This essay discusses the Southeast Asian Peasant Rebellions of the 19th and early 20th centuries.
This is a comprehensive discussion of whether the Southeast Asian Peasant Rebellions of the 19th and early 20th centuries were localized, nationalistic, or both. The paper cites multiple sources and argues that there were elements of nationalism involved in these rebellions, but that, at the same time, they were often localized events.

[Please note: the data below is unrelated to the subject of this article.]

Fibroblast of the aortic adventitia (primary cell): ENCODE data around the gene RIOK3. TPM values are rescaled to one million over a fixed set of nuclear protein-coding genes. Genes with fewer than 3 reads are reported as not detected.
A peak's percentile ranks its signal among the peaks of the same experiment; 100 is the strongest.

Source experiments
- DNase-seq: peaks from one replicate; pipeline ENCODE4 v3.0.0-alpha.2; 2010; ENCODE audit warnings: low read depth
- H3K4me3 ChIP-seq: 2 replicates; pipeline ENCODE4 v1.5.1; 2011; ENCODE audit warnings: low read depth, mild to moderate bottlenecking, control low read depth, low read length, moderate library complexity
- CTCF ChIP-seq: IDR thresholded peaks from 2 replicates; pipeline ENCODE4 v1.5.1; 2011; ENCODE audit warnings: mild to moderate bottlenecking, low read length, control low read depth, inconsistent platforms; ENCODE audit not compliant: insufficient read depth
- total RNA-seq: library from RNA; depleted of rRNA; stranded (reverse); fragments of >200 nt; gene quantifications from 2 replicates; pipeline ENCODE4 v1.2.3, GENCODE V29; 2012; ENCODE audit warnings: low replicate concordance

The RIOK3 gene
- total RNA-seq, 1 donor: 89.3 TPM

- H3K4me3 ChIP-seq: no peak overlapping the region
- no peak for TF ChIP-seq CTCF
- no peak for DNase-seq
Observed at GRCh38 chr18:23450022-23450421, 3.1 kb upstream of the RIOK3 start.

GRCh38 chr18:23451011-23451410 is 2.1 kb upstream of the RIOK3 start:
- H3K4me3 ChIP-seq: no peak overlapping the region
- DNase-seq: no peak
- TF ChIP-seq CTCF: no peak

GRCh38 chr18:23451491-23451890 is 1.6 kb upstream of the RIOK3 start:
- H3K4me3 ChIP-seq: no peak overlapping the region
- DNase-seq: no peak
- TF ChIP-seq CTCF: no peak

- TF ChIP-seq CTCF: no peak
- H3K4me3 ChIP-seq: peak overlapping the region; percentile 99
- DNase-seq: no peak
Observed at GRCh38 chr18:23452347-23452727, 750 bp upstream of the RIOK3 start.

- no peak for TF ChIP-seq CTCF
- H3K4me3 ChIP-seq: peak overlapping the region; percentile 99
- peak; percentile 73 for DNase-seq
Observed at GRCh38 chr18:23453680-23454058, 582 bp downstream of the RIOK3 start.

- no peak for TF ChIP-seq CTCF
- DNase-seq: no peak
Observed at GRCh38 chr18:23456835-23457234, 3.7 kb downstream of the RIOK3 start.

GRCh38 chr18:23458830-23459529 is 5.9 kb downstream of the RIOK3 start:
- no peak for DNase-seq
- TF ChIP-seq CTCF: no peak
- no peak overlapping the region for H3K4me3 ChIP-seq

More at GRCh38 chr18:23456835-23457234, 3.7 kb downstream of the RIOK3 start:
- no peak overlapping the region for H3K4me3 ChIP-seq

“For the most part, during the nineteenth and early twentieth centuries, peasant rebellions in Southeast Asia have been localized events, usually fairly narrow in scope, as well as in sheer numbers. Nationalism has tended not to render itself a major cause of these uprisings, and instead, the peasants have typically rebelled against local tyrannies and unjust local policies. Southeast Asian residents have traditionally identified strongly with their villages, rather than with their nations, and this sociological organization certainly played a role in the lack of widespread nationalistic rebellions. As colonial rule wore on, however, nationalistic sentiment increased, and eventually gave rise to several nationalist-based peasant uprising in Southeast Asia, including the Hsaya San Rebellion in Burma, and to a lesser extent, the Cao Dai in Southern Vietnam.”